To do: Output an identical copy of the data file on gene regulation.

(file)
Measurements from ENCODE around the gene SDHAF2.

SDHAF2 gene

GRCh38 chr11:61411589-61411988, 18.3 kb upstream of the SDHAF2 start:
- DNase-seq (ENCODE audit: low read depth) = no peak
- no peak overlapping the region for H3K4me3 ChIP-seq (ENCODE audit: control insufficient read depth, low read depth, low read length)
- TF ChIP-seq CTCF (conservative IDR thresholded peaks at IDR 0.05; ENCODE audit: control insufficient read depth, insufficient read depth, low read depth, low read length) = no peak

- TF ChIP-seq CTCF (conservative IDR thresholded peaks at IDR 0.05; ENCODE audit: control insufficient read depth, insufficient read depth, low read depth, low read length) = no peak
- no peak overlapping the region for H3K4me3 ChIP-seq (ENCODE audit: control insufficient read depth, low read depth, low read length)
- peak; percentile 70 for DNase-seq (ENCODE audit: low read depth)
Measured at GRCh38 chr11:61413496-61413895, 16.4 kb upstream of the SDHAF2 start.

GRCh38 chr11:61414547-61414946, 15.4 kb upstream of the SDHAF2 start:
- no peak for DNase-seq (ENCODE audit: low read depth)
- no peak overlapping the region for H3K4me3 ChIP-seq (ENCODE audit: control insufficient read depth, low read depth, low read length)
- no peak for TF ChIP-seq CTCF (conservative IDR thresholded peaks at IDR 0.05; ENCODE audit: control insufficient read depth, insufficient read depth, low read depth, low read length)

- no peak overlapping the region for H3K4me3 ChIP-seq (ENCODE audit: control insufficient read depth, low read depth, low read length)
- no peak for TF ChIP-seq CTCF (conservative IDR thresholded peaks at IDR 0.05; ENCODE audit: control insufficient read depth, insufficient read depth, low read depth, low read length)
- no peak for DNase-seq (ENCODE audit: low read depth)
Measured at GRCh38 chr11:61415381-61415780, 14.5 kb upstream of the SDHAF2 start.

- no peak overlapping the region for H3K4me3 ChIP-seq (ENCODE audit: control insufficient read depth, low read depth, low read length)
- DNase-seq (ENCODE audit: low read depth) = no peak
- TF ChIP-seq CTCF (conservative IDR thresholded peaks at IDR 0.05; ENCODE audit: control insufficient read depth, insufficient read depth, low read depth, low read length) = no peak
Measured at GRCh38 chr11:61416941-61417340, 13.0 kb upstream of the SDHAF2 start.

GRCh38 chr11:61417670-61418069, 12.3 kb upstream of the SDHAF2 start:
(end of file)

Measurements from ENCODE around the gene SDHAF2.

SDHAF2 gene

GRCh38 chr11:61411589-61411988, 18.3 kb upstream of the SDHAF2 start:
- DNase-seq (ENCODE audit: low read depth) = no peak
- no peak overlapping the region for H3K4me3 ChIP-seq (ENCODE audit: control insufficient read depth, low read depth, low read length)
- TF ChIP-seq CTCF (conservative IDR thresholded peaks at IDR 0.05; ENCODE audit: control insufficient read depth, insufficient read depth, low read depth, low read length) = no peak

- TF ChIP-seq CTCF (conservative IDR thresholded peaks at IDR 0.05; ENCODE audit: control insufficient read depth, insufficient read depth, low read depth, low read length) = no peak
- no peak overlapping the region for H3K4me3 ChIP-seq (ENCODE audit: control insufficient read depth, low read depth, low read length)
- peak; percentile 70 for DNase-seq (ENCODE audit: low read depth)
Measured at GRCh38 chr11:61413496-61413895, 16.4 kb upstream of the SDHAF2 start.

GRCh38 chr11:61414547-61414946, 15.4 kb upstream of the SDHAF2 start:
- no peak for DNase-seq (ENCODE audit: low read depth)
- no peak overlapping the region for H3K4me3 ChIP-seq (ENCODE audit: control insufficient read depth, low read depth, low read length)
- no peak for TF ChIP-seq CTCF (conservative IDR thresholded peaks at IDR 0.05; ENCODE audit: control insufficient read depth, insufficient read depth, low read depth, low read length)

- no peak overlapping the region for H3K4me3 ChIP-seq (ENCODE audit: control insufficient read depth, low read depth, low read length)
- no peak for TF ChIP-seq CTCF (conservative IDR thresholded peaks at IDR 0.05; ENCODE audit: control insufficient read depth, insufficient read depth, low read depth, low read length)
- no peak for DNase-seq (ENCODE audit: low read depth)
Measured at GRCh38 chr11:61415381-61415780, 14.5 kb upstream of the SDHAF2 start.

- no peak overlapping the region for H3K4me3 ChIP-seq (ENCODE audit: control insufficient read depth, low read depth, low read length)
- DNase-seq (ENCODE audit: low read depth) = no peak
- TF ChIP-seq CTCF (conservative IDR thresholded peaks at IDR 0.05; ENCODE audit: control insufficient read depth, insufficient read depth, low read depth, low read length) = no peak
Measured at GRCh38 chr11:61416941-61417340, 13.0 kb upstream of the SDHAF2 start.

GRCh38 chr11:61417670-61418069, 12.3 kb upstream of the SDHAF2 start: